Named after the geological feature that resembles the Capitol Building in Washington DC, Capitol Reef National Park is popular for its striking landscapes. Evidence of human habitation goes back thousands of years. Archaic hunters and gathers were the first, but it was the Fremont Culture who left the biggest prehistoric mark. Between 600 and 1300 AD they farmed corn, beans and squash, and created many petroglyphs – some of these rock art sites are well signposted. There are also traces of the first Europeans from the 1800s, and it is possible to visit the historical remains of one of these settler communities … visiting Capitol Reef National Park.
Grand Gulch is one of a series of tributaries that feed the San Juan River in south-eastern Utah, near Glen Canyon National Recreational Area. This area is a favourite recreational area in spring and autumn – being too hot in summer. It is particularly well known for exceptional preservation of the rock art and abundant stone and mud living structures built up against the canyon walls. It is possible to visit these sites on day trips into the canyon. Overnight camping, however, is also allowed in the canyon. Both day trips into and overnight stays in Grand Gulch require permits … detailed information for visiting Grand Gulch.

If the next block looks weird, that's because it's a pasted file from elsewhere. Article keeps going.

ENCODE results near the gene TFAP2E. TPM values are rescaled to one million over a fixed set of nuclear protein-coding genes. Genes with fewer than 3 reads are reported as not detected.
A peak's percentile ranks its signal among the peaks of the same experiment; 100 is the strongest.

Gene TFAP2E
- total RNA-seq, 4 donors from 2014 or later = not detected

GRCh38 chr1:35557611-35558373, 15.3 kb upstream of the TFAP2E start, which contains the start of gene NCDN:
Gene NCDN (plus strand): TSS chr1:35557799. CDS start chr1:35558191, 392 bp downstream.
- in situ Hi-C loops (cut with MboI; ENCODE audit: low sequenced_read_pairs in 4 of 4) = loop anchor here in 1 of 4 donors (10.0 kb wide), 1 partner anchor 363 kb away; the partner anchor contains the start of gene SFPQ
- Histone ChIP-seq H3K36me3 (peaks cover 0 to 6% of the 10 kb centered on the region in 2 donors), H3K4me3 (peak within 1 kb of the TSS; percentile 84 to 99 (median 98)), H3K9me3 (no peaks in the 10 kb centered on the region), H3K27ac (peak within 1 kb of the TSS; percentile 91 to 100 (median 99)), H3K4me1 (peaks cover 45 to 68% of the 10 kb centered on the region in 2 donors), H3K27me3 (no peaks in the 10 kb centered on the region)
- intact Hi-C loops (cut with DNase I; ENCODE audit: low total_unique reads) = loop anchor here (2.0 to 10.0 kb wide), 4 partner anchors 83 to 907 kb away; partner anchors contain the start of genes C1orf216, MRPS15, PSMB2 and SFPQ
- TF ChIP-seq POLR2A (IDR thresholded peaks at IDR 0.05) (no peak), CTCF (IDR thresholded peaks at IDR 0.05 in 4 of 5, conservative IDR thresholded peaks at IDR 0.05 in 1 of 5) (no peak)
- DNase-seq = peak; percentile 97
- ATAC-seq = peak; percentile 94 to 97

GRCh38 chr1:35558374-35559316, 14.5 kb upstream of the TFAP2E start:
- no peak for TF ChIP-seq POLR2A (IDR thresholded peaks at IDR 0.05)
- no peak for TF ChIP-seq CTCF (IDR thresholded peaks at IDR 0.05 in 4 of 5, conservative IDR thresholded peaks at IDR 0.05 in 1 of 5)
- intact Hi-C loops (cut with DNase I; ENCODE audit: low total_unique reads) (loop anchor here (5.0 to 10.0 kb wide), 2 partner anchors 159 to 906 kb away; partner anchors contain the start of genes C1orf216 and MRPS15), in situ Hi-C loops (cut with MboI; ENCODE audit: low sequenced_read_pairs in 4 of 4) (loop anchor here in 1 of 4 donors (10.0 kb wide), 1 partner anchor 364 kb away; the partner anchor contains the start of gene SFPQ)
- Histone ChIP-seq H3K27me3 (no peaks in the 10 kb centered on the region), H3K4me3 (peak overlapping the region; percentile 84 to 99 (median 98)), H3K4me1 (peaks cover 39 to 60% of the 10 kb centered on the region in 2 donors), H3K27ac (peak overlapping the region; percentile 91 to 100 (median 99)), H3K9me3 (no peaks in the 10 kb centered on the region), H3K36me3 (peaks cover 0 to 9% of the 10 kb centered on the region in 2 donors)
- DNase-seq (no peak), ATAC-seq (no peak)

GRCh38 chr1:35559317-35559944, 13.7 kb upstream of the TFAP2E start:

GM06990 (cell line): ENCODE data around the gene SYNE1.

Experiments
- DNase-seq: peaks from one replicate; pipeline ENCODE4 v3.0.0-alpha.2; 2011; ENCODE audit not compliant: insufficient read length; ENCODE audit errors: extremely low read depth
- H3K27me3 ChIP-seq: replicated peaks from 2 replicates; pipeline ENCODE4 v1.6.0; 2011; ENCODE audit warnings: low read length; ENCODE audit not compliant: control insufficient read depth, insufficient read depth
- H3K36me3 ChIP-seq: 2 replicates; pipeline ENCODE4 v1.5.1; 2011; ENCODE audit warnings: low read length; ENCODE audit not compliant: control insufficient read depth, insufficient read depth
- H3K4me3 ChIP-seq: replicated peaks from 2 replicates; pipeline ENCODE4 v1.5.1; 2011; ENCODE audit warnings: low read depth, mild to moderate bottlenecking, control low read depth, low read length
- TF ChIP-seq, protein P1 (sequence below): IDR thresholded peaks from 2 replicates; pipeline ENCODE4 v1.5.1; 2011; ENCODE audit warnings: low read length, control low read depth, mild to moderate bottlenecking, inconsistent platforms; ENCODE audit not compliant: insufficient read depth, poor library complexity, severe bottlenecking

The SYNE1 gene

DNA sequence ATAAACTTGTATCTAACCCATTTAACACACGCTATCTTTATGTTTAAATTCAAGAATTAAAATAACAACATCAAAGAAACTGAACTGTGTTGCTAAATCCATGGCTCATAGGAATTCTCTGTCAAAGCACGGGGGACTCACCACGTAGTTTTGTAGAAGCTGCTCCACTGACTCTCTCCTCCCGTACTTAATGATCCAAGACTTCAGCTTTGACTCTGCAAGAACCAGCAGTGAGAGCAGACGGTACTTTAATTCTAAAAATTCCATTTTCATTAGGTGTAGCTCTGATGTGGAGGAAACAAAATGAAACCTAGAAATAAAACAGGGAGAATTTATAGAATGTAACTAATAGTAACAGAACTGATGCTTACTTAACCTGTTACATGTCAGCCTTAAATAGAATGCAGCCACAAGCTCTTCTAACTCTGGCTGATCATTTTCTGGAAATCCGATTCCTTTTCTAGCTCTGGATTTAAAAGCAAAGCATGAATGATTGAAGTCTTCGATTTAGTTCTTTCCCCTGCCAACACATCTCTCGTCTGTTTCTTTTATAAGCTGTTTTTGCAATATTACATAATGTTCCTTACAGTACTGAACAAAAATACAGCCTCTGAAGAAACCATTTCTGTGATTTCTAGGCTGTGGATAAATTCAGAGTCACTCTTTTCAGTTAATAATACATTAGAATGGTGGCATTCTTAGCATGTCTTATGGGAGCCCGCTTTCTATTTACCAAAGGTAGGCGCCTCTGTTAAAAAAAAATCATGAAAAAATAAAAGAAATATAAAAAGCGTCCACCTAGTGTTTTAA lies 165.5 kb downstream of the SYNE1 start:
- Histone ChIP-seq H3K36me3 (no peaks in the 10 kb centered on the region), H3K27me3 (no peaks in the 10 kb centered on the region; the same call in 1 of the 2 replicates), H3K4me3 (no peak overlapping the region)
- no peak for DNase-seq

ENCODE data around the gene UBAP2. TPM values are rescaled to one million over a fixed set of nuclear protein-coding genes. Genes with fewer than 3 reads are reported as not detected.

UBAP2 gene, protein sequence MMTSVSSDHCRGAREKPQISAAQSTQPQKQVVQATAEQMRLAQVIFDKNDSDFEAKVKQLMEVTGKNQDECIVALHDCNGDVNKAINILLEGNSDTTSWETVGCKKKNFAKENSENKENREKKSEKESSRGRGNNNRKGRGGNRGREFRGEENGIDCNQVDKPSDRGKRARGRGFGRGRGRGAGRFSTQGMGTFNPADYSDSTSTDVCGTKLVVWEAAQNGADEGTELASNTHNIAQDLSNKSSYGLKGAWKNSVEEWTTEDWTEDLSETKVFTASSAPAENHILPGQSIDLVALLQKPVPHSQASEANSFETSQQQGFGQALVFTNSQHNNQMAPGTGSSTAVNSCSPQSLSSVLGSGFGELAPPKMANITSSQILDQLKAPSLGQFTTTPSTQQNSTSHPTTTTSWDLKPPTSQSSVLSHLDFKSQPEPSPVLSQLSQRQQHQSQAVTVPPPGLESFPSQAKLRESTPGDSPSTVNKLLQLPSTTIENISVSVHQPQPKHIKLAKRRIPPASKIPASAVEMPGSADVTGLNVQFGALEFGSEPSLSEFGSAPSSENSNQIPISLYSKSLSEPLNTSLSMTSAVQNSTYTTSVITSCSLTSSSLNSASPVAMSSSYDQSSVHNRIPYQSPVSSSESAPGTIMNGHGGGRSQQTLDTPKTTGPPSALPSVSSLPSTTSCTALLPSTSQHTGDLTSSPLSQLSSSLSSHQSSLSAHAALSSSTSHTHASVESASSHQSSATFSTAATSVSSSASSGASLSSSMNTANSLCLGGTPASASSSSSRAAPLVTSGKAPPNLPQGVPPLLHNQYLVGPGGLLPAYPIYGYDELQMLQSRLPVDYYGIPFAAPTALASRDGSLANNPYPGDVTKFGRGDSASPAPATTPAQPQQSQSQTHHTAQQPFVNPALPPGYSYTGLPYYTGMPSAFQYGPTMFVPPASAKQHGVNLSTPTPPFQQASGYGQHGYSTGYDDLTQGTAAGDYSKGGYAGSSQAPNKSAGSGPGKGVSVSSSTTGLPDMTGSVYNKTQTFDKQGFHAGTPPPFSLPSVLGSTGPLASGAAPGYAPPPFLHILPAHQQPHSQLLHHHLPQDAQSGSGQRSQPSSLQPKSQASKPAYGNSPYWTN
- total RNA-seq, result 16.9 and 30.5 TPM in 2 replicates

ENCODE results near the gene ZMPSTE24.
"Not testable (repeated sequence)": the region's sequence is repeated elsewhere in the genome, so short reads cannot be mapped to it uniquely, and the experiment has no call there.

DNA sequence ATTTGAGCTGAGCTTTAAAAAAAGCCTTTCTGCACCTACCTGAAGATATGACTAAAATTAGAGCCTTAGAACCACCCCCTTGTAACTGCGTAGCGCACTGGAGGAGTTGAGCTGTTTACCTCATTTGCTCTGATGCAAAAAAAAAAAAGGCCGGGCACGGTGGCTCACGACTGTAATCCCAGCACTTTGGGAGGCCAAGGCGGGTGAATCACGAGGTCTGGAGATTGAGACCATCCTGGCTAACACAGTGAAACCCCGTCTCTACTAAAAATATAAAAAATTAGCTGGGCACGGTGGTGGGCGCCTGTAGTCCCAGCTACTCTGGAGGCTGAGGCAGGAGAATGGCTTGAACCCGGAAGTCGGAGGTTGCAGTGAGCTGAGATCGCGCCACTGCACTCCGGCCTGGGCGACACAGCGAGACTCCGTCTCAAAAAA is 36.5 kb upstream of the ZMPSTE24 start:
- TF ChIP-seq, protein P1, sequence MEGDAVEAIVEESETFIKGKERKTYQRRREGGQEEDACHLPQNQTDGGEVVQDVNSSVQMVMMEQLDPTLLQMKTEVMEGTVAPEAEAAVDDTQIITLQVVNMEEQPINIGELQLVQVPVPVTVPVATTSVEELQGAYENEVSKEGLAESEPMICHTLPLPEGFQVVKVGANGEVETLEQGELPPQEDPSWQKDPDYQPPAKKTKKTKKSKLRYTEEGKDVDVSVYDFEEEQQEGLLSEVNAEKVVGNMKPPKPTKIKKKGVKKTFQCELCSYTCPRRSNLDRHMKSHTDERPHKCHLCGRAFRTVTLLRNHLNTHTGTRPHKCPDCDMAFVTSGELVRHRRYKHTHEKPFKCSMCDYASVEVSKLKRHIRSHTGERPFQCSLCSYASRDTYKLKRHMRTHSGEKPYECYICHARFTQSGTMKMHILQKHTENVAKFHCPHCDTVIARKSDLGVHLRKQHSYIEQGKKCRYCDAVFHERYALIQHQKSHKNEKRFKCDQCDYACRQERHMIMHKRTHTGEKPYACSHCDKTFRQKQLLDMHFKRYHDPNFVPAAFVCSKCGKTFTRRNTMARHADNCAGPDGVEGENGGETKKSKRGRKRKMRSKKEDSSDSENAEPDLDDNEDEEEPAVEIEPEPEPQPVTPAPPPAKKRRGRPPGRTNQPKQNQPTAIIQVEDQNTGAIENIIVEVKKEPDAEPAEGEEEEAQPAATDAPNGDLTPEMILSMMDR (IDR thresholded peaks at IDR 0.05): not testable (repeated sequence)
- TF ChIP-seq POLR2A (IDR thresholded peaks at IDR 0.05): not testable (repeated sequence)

Horseshoe Canyon has one of the finest and most well known rock art sites in North America. On a rock shelter wall at the bend of the creek is the largest panel of the so-called Barrier Canyon style rock art. The panel, just over 60 metres long and about 4.6 metres high, has some 20 life-sized human-like images – the tallest being over two metres in height. Besides this panel, long since named the ‘Great Gallery’, there are a number of other smaller rock shelters with petroglyphs and pictographs in the canyon. The ‘great panel’ is 3 miles from the trail head, a wonderful hike that takes about 5 hours roundtrip … detailed information for visiting Horseshoe Canyon.
Hovenweep is a Paiute word that in English means ‘deserted valley’. It was named such by Europeans who visited the area in the mid 19th century and found the abandoned structures now well known for this National Park. It is thought the builders of these beautiful buildings, the ancestral Puebloans, left the area because of drought sometime in the 13th century. These buildings are a variety of shapes and sizes, including towers, D-shaped dwellings and kivas. The sedentary Puebloans settled in the area around 500 AD, but nomadic Palaeoindians were hunting and gathering in the region at least 10,000 years ago. [Website]